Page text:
The Heterolytic Dissociation of Neutral and Protonated Nitrous Acid

2003-12-18T00:00:00Z (GMT) by Hong Wu Rainer Glaser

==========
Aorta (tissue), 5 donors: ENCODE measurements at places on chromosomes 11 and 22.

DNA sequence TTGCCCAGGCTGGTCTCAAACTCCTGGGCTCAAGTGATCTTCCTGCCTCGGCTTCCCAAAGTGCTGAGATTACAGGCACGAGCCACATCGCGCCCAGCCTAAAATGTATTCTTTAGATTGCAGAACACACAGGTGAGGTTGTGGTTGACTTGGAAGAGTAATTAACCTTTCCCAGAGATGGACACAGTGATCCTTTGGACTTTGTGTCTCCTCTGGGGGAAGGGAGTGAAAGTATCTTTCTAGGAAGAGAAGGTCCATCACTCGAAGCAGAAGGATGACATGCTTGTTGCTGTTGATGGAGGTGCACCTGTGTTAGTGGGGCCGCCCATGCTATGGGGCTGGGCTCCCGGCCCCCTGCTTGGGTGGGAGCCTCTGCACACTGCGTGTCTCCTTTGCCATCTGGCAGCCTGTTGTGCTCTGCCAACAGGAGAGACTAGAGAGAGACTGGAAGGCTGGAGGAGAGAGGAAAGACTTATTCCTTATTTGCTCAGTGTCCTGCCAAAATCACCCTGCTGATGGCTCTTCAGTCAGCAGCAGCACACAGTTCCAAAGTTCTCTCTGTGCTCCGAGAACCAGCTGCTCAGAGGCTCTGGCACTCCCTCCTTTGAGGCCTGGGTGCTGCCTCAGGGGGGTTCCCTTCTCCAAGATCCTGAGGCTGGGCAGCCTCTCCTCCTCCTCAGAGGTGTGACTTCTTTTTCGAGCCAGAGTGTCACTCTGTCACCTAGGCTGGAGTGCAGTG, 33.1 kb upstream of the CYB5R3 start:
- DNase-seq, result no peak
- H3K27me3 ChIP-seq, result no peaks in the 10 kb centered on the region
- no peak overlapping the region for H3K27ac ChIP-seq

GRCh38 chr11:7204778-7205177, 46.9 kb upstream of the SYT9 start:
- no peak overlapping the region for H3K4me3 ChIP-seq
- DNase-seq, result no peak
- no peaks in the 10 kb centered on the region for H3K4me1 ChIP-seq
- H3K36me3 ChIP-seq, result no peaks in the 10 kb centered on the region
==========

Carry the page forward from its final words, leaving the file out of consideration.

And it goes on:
Structures, energies, and vibrational properties of HONO and H<sub>2</sub>ONO<sup>+</sup> and of their dissociation products NO<sup>+</sup>, HO<sup>-</sup>, and water were studied with the DFT methods B3LYP and MPW1PW91 and with the configurational methods MP2, QCISD, QCISD(T), CCSD, and CCSD(T) in conjunction with the basis sets 6-31G**, 6-31++G**, 6-311G**, 6-311++G**, 6-311++G(2d,p), and 6-311++G(2df,2p). The multilevel methods G1, G2, G2(MP2), G3, and CBS-Q also were employed. The experimental trans-preference energy <i>Δ</i><i>E</i><i><sub>0</sub></i><i><sup>Pref </sup></i><sup></sup>= 1.555 ± 0.167 kJ/mol of HONO is reproduced well at all levels with good basis sets. On the basis of the CCSD(T)/6-311++G(2df,2p) energies and the thermochemical data, our best computed estimate is <i>Δ</i><i>E</i><i><sub>0</sub></i><i><sup>Pref</sup></i><sup></sup> = 1.83 kJ/mol. The experimental heterolytic bond dissociation energy of <i>Δ</i><i>E</i><i><sub>0</sub></i> = 917.80 kJ/mol for HONO and of <i>Δ</i><i>H</i><i><sub>298</sub></i> = 77.3 kJ/mol for H<sub>2</sub>ONO<sup>+</sup> are more difficult to reproduce. At the CCSD(T)/6-311++G(2df,2p) level, we found <i>Δ</i><i>E</i><i><sub>0</sub></i> = 925.5 kJ/mol and <i>Δ</i><i>H</i><i><sub>298</sub></i> = 81.6 kJ/mol. The MP2, QCISD, and CCSD methods yield reasonable results when used with larger basis sets. The G2 method as well as the G2-mimics G2(MP2) and G3 also yield reasonable results. The density functional methods performed significantly worse than the MP2(full), QCISD, and CCSD methods. The structures of <i>E</i>- and<i> Z</i>-HONO, of the electrostatic complex H<sub>2</sub>ONO<sup>+</sup>, and of the dissociation products also are discussed. Effects of aqueous solvation were examined with the IPCM method at DFT, MP2, and QCISD levels with the 6-311++G(2df,2p) basis set. Only the proton-catalyzed heterolysis plays a role at ambient temperatures, and our results suggests different mechanisms for NO<sup>+</sup> formation in gas-phase and in solution.